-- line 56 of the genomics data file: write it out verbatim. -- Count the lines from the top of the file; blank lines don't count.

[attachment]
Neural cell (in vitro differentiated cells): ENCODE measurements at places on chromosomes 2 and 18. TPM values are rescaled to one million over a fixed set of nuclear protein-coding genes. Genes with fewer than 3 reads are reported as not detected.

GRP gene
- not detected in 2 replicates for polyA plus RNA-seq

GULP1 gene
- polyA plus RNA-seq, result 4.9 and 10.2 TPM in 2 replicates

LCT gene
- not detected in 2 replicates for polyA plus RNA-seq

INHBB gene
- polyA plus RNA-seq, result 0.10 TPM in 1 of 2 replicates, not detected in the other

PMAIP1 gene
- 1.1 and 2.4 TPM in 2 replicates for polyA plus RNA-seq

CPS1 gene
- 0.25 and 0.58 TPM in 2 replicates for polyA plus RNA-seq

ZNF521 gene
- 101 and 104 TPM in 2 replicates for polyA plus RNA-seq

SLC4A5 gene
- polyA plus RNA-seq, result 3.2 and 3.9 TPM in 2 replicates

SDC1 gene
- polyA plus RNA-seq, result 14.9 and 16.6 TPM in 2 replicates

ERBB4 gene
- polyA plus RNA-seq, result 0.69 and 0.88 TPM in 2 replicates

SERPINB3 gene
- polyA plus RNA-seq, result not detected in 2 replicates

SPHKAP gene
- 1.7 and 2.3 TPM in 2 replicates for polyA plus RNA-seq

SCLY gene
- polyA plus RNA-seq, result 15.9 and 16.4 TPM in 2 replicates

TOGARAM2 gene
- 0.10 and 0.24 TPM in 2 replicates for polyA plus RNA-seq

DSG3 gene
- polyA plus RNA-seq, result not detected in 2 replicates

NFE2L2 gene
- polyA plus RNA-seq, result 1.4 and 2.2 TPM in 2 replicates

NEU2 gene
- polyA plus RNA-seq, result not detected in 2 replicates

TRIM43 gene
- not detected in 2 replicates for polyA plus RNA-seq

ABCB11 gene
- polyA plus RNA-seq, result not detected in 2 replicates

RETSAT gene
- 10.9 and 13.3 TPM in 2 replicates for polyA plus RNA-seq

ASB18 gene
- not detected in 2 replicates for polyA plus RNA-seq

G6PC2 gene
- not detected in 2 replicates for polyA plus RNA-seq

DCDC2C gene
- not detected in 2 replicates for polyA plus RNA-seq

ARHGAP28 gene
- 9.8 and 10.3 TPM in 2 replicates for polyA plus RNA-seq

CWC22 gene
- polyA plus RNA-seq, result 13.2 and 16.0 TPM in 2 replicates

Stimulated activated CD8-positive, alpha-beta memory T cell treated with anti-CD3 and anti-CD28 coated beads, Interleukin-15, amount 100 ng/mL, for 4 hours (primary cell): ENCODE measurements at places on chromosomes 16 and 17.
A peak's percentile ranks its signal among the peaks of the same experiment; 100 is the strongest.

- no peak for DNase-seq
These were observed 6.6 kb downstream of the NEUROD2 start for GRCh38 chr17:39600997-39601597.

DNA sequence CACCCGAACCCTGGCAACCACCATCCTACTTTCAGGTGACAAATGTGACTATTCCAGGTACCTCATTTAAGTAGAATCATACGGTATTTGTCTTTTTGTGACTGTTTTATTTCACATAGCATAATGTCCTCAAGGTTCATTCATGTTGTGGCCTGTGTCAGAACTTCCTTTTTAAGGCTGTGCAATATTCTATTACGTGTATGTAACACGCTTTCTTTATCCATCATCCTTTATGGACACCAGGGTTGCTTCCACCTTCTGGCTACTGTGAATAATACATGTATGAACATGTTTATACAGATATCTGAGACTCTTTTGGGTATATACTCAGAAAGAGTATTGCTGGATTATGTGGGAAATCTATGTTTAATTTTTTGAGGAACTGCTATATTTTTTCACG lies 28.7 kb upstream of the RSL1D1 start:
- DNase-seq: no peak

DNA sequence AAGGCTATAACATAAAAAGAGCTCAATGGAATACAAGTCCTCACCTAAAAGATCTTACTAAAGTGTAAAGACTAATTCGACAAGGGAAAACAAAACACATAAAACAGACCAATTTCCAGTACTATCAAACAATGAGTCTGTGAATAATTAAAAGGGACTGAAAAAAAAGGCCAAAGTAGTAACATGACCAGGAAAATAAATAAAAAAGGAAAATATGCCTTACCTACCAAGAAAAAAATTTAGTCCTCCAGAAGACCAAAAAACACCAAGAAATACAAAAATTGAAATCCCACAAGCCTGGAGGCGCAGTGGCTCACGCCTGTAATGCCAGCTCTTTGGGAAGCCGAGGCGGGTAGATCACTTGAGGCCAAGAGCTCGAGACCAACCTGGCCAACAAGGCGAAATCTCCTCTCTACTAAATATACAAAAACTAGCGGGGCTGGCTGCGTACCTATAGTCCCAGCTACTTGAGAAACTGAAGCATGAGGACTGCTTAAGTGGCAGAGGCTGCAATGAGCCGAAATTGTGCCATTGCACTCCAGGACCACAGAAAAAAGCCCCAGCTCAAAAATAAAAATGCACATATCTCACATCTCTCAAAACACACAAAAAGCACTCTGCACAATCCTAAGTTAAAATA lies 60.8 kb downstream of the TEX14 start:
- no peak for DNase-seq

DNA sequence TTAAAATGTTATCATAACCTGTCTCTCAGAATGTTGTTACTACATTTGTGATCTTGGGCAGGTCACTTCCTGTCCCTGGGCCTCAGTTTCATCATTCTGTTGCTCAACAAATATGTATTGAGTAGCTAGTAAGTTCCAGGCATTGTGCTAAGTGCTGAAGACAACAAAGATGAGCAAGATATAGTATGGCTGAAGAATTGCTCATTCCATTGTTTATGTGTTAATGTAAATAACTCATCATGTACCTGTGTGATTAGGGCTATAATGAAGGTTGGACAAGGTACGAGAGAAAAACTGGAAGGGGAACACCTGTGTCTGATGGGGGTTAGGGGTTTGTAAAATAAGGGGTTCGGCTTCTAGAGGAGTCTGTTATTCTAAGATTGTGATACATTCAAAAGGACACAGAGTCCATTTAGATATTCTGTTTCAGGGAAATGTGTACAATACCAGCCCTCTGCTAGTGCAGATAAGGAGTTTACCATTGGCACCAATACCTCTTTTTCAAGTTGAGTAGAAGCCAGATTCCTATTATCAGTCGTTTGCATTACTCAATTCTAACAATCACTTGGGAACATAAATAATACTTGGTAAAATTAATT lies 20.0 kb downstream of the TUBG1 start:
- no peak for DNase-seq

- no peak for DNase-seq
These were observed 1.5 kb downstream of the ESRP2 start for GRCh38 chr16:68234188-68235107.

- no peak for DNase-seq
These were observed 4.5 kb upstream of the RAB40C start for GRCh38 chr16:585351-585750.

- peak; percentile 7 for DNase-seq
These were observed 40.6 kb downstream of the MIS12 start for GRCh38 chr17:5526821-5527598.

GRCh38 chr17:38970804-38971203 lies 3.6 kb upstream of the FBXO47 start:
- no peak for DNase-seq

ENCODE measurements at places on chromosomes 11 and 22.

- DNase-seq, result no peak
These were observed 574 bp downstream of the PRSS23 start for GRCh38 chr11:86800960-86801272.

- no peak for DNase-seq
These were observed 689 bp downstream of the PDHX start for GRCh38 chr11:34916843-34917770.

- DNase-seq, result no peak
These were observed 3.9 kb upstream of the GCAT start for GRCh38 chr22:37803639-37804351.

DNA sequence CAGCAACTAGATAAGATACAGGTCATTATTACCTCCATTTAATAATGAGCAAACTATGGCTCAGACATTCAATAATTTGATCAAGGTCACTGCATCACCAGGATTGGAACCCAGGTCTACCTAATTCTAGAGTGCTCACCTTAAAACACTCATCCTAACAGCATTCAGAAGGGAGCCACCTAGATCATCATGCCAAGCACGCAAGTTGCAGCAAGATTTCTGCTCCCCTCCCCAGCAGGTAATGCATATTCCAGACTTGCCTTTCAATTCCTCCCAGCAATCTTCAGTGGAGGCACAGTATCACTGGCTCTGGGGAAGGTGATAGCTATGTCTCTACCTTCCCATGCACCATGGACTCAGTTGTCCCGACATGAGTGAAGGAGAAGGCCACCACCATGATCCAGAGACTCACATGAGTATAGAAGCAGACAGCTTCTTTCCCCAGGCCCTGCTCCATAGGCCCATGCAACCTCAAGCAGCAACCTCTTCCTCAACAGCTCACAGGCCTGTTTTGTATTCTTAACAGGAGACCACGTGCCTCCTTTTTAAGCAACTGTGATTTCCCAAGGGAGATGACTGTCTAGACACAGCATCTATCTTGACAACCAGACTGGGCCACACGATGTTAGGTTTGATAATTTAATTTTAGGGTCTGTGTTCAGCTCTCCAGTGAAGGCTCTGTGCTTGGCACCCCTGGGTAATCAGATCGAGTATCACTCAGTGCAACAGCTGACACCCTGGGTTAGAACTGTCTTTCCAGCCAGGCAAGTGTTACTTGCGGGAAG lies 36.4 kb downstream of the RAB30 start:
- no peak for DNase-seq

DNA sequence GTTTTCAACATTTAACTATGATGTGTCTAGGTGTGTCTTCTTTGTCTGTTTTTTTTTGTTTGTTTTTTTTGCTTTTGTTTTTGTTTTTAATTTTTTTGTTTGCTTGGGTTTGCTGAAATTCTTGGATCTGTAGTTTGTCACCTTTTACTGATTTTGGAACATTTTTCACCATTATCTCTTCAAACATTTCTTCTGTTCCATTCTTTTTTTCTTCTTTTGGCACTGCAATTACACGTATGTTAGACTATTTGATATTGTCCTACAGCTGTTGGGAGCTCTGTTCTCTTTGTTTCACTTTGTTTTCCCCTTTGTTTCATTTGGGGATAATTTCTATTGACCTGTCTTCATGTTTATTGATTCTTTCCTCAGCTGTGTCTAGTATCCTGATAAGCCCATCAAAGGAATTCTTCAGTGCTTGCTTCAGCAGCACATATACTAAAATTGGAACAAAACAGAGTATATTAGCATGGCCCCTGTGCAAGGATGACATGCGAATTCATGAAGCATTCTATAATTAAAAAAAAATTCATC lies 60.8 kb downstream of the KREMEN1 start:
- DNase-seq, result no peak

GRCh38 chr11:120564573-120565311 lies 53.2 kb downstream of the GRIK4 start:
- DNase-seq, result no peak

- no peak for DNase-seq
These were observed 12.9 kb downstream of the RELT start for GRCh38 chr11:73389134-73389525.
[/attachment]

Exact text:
DNA sequence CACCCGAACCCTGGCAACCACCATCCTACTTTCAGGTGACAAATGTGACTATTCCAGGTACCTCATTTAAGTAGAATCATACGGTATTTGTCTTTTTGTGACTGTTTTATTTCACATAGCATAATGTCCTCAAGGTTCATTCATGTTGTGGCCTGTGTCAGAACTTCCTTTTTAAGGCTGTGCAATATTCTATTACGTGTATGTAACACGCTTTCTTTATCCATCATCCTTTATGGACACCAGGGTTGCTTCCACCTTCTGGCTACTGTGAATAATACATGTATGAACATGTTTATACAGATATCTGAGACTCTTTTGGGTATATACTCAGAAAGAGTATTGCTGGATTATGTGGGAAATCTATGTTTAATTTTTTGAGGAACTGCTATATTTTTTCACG lies 28.7 kb upstream of the RSL1D1 start: